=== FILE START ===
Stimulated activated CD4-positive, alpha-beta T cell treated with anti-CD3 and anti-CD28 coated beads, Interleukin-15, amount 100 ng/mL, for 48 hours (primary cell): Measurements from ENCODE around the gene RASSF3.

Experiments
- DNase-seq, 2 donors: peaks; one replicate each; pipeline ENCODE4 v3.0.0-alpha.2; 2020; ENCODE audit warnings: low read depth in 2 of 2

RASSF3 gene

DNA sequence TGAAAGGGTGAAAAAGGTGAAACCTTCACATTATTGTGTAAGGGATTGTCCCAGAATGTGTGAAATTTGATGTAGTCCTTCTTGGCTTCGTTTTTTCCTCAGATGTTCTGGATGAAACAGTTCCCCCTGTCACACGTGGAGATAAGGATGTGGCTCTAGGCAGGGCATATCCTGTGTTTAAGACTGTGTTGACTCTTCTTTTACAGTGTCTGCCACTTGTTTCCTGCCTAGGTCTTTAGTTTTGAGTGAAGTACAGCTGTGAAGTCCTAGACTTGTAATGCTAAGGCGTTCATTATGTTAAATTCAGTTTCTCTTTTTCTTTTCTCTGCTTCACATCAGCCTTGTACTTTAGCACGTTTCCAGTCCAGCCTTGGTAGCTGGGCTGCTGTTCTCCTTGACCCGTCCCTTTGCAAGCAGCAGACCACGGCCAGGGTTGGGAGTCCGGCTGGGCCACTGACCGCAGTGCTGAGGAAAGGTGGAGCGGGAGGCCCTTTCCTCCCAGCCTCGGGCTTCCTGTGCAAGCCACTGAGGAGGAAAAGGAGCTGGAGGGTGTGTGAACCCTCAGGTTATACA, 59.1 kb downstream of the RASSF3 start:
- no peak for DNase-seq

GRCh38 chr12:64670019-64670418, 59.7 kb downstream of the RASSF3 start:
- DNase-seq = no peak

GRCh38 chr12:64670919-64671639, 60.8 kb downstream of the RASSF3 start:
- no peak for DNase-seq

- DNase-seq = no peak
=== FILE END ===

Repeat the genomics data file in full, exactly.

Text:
Stimulated activated CD4-positive, alpha-beta T cell treated with anti-CD3 and anti-CD28 coated beads, Interleukin-15, amount 100 ng/mL, for 48 hours (primary cell): Measurements from ENCODE around the gene RASSF3.

Experiments
- DNase-seq, 2 donors: peaks; one replicate each; pipeline ENCODE4 v3.0.0-alpha.2; 2020; ENCODE audit warnings: low read depth in 2 of 2

RASSF3 gene

DNA sequence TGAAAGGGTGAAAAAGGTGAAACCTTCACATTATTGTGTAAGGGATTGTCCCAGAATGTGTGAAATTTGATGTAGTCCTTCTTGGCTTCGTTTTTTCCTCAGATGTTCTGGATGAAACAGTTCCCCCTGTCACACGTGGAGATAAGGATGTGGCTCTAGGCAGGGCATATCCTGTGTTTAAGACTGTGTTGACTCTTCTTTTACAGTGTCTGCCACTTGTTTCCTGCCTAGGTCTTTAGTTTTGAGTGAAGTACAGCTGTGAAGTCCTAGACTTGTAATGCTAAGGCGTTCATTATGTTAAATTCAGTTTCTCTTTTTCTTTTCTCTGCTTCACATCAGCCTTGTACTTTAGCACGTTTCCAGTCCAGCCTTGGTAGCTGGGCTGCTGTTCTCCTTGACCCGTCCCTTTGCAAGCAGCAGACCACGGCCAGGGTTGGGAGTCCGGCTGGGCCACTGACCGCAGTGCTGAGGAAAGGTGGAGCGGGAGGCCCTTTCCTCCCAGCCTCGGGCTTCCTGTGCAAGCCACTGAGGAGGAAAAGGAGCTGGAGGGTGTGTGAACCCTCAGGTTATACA, 59.1 kb downstream of the RASSF3 start:
- no peak for DNase-seq

GRCh38 chr12:64670019-64670418, 59.7 kb downstream of the RASSF3 start:
- DNase-seq = no peak

GRCh38 chr12:64670919-64671639, 60.8 kb downstream of the RASSF3 start:
- no peak for DNase-seq

- DNase-seq = no peak